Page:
Just as the Kambaramayanam and Paumchariya placed the story of the Ramayana within the Tamil and Jain contexts, the Krittivasi Ramayan places it within Bengali traditions and culture. Its other major characteristic is the exploration of the concept of 'bhakti'. The original Krittivasi Ramayan is believed to date back to the 15th century and was authored by the poet Krittibas Ojha. Rabindranath Tagore was said to be deeply inspired by this version of the epic.
Bhavartha Ramayana and Ramcharitamanas
When enumerating the most well-known versions of the Ramayana, those by the saints Eknath and Tulsidas always find mention. Eknath is believed to have left his Bhavartha Ramayana (in Marathi) unfinished as he took mahasamadhi. On the other hand, Tulsidas' Ramcharitamanas — which translates into 'lake of deeds of Rama' — was written in Awadhi, and is believed to have contributed to the tradition of Ramlila. Tulsidas' Ramcharitamanas drew from various versions of the epic, and describes the story of Ram being in the mind of Shiva, before he narrates it to his wife Parvati.
AK Ramanujan ended his essay with another anecdote: Of an uncultured lout whose wife hopes to improve his mind somewhat, and sends him to a recital of the Ramayana. The first night, he falls asleep during the performance. But when sweets are distributed at the end, a kindly soul puts a sweet in his mouth as well. So when he returns home and his wife asks him how he found the Ramayana recital, he answers: "Sweet".
The second night, he falls asleep during the recital again. This time, a child climbs onto his shoulder to get a better view of the stage and when the man awakens from his nap, he finds his body is a mass of aches and pains. When his wife asks him how he found the Ramayana this time, he responds: "It got heavier and heavier towards the end".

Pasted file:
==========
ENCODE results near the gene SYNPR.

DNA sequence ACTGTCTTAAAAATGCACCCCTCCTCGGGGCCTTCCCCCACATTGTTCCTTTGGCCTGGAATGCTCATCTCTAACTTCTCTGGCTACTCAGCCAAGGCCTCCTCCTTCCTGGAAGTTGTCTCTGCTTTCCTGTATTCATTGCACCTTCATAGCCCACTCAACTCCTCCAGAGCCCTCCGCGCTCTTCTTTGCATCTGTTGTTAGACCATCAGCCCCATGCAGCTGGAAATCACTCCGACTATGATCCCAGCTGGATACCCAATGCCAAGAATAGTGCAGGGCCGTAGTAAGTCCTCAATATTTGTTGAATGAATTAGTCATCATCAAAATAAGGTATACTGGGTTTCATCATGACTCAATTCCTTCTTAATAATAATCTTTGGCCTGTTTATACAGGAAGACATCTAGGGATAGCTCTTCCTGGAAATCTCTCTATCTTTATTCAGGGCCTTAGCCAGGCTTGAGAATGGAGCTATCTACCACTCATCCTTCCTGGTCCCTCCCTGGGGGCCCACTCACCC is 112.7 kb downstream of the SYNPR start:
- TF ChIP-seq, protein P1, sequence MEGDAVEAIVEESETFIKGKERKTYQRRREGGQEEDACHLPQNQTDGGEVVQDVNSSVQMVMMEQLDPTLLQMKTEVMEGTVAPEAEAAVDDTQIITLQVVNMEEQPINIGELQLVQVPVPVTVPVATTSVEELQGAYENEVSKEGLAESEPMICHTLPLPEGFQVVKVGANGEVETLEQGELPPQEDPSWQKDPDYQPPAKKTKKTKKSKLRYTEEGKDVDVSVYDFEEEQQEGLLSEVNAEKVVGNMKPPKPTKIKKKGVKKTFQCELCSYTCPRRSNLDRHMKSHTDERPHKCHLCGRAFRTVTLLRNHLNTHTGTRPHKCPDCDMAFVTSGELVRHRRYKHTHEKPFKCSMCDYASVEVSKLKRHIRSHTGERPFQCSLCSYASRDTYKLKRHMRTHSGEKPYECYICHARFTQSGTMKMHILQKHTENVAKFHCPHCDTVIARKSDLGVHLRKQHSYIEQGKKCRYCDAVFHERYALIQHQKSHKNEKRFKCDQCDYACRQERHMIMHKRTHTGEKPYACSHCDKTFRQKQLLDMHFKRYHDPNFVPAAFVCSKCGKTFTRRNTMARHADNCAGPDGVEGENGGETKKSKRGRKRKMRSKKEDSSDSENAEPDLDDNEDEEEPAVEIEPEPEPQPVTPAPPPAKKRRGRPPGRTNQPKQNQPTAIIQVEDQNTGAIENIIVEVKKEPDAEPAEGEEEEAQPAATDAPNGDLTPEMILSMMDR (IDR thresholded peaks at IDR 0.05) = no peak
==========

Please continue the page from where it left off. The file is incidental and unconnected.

On the third night, when he falls asleep and lolls onto the ground, a dog urinates near his face. This time, his answer to his wife's question is: "It was terrible!" The wife, who senses by now that something is amiss, presses him to tell her the truth, and when she finds out that he has been sleeping through every recital, decides to accompany him on the fourth night. They sit in the front row and she forces him to pay attention.
The man loses himself in the story being narrated from the Ramayana — of Hanuman carrying Ram's ring across the ocean to Lanka, to present to Sita. At the point where Hanuman drops the ring in the ocean and is worried about finding it, the man — enraptured in the tale — shouts out, "Don't worry Hanuman, I'll get it for you". And so, the man leaps into the ocean, finds the ring and takes it to Hanuman. The other villagers believe this is a man blessed by Lord Rama himself, and he becomes one of the community's wise elders.
This time too, the anecdote Ramanujan chose to highlight had a point. And the point was this: Of the power of the Ramayana, of what happens when you really listen to it, and of even a fool's inability to resist its magic.
Updated Date: Apr 05, 2017 14:45 PM